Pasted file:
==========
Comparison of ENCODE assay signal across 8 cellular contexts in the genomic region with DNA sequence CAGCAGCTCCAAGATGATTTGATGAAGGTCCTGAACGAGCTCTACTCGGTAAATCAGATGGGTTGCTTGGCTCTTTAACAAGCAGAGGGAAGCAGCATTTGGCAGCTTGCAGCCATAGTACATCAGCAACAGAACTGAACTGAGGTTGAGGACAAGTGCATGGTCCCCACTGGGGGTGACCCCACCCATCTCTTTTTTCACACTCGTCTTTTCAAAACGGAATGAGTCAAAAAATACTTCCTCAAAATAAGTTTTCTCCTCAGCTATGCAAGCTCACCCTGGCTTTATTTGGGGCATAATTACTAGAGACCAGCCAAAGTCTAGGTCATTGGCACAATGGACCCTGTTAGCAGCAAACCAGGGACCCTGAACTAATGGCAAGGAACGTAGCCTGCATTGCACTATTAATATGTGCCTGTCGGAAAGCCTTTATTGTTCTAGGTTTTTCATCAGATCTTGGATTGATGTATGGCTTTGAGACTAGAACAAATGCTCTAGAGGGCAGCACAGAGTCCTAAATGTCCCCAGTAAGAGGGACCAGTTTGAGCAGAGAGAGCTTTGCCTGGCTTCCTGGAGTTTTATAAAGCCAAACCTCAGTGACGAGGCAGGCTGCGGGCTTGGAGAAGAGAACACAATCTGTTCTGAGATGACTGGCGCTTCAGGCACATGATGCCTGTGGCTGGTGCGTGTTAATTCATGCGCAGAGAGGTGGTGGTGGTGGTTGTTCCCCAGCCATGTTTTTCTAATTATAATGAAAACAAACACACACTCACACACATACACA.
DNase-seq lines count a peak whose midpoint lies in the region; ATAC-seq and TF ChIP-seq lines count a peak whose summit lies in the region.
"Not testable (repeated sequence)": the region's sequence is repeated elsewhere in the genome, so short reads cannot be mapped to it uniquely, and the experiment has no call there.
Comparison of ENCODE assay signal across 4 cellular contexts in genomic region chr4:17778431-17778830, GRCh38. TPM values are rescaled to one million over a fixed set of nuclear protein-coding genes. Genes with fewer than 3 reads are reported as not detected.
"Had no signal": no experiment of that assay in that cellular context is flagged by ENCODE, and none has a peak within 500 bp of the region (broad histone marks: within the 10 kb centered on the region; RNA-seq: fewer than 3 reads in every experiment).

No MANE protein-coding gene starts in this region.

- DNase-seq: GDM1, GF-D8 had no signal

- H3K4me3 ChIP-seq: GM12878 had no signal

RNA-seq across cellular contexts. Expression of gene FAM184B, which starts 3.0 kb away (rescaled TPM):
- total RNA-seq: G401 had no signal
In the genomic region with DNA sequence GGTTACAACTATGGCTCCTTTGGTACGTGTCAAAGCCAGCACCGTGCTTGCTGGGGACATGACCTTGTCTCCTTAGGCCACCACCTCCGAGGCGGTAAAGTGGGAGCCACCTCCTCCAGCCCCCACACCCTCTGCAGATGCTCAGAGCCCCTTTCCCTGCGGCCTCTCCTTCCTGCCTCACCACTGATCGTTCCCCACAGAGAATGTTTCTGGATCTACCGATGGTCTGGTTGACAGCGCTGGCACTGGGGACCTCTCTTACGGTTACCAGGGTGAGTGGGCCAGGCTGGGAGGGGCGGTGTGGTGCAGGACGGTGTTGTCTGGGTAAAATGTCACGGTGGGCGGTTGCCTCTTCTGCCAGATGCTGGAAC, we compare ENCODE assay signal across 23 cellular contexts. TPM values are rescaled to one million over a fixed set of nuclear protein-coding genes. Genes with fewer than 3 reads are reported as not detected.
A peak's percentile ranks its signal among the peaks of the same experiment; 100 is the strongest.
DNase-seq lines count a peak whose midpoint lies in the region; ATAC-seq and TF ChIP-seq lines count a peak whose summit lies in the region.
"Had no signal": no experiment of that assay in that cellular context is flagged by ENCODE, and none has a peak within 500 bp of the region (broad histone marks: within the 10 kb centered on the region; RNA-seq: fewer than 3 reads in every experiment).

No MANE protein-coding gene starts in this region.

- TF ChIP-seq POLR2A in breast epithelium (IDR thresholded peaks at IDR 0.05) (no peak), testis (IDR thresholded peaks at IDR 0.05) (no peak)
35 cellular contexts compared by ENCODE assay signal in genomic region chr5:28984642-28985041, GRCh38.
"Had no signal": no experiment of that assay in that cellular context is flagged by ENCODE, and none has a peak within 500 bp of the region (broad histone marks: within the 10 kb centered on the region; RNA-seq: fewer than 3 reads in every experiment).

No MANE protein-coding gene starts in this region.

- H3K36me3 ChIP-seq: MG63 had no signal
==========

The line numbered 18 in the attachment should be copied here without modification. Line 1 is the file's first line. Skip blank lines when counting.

"Had no signal": no experiment of that assay in that cellular context is flagged by ENCODE, and none has a peak within 500 bp of the region (broad histone marks: within the 10 kb centered on the region; RNA-seq: fewer than 3 reads in every experiment).